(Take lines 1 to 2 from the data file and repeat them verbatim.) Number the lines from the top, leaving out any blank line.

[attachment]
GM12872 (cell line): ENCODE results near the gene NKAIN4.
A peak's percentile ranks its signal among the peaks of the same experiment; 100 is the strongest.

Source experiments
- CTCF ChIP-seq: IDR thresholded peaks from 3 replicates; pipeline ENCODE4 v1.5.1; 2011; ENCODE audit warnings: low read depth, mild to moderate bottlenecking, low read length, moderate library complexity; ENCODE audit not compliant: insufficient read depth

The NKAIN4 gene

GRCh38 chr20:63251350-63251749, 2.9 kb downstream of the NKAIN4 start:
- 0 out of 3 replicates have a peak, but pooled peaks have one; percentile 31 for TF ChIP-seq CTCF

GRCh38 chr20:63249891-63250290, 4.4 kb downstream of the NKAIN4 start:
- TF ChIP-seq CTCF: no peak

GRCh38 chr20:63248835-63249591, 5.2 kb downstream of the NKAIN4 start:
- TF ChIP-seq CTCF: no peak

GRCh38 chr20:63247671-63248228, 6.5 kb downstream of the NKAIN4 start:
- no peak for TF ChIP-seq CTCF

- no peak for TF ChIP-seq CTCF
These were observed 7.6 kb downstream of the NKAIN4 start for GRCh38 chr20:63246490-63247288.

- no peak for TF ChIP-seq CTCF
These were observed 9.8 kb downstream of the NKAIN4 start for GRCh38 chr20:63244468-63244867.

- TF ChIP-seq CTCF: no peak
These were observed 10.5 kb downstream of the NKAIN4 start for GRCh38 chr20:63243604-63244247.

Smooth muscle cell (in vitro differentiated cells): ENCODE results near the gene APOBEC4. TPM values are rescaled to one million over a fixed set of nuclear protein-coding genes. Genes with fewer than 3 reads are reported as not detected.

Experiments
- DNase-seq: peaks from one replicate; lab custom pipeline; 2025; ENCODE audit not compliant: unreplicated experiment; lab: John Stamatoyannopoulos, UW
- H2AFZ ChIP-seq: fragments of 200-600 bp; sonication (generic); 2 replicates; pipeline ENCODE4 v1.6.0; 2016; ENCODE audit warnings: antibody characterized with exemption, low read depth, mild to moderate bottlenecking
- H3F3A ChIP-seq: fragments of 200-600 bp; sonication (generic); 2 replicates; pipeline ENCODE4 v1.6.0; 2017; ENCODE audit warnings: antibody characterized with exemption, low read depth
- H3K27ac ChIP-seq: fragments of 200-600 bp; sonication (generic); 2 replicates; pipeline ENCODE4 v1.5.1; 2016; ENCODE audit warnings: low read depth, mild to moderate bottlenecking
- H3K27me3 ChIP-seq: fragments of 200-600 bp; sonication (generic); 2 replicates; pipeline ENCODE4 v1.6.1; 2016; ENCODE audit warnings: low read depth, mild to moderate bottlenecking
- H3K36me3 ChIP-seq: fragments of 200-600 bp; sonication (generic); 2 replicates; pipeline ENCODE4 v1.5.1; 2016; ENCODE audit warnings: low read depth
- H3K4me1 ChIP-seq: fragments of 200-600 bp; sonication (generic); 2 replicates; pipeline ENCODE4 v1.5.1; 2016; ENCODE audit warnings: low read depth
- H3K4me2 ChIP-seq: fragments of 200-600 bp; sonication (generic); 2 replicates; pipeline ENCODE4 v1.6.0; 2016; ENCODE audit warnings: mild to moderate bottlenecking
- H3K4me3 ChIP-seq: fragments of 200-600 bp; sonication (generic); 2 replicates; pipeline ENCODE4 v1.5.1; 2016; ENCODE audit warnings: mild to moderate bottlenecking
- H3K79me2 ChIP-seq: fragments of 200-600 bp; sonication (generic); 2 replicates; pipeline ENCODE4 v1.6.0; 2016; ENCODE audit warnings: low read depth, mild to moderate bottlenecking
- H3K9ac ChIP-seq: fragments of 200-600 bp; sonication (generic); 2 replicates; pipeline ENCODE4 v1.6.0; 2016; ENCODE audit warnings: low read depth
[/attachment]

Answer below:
GM12872 (cell line): ENCODE results near the gene NKAIN4.
A peak's percentile ranks its signal among the peaks of the same experiment; 100 is the strongest.